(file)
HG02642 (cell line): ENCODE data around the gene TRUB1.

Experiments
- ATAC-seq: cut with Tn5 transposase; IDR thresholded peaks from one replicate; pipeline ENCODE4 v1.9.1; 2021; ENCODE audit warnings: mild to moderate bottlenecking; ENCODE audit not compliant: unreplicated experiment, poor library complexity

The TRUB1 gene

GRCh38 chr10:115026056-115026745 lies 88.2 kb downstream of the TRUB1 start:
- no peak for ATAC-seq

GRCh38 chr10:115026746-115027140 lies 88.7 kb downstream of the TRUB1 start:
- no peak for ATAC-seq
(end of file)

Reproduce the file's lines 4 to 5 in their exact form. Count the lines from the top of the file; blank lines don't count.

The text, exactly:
The TRUB1 gene

GRCh38 chr10:115026056-115026745 lies 88.2 kb downstream of the TRUB1 start: